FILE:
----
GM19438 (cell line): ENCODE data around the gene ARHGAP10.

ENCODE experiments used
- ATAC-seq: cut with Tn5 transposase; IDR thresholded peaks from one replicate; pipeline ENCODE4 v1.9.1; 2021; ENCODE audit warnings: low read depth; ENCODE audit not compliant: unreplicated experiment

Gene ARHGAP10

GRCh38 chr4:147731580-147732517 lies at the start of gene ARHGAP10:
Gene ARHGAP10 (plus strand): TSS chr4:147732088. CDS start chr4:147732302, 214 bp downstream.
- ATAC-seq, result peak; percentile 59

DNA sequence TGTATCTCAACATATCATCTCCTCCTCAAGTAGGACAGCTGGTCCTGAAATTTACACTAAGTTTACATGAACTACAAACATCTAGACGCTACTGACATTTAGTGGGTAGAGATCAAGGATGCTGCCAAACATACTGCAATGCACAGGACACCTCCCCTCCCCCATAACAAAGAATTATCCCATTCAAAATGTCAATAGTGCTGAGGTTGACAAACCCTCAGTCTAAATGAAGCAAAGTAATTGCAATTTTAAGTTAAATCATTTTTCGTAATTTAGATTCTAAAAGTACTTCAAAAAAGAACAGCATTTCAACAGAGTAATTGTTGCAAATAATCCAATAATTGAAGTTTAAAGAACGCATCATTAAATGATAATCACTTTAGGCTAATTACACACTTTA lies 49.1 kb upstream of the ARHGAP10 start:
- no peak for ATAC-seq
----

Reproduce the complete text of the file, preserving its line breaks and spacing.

GM19438 (cell line): ENCODE data around the gene ARHGAP10.

ENCODE experiments used
- ATAC-seq: cut with Tn5 transposase; IDR thresholded peaks from one replicate; pipeline ENCODE4 v1.9.1; 2021; ENCODE audit warnings: low read depth; ENCODE audit not compliant: unreplicated experiment

Gene ARHGAP10

GRCh38 chr4:147731580-147732517 lies at the start of gene ARHGAP10:
Gene ARHGAP10 (plus strand): TSS chr4:147732088. CDS start chr4:147732302, 214 bp downstream.
- ATAC-seq, result peak; percentile 59

DNA sequence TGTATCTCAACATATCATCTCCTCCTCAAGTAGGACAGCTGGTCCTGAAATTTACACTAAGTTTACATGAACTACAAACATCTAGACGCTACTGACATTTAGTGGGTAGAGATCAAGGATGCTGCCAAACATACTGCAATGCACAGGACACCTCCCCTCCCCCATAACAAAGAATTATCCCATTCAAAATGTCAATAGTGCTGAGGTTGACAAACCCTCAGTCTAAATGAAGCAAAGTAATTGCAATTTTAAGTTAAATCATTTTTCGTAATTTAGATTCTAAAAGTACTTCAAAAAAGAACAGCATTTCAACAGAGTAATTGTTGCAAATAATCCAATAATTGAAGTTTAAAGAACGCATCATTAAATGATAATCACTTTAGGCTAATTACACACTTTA lies 49.1 kb upstream of the ARHGAP10 start:
- no peak for ATAC-seq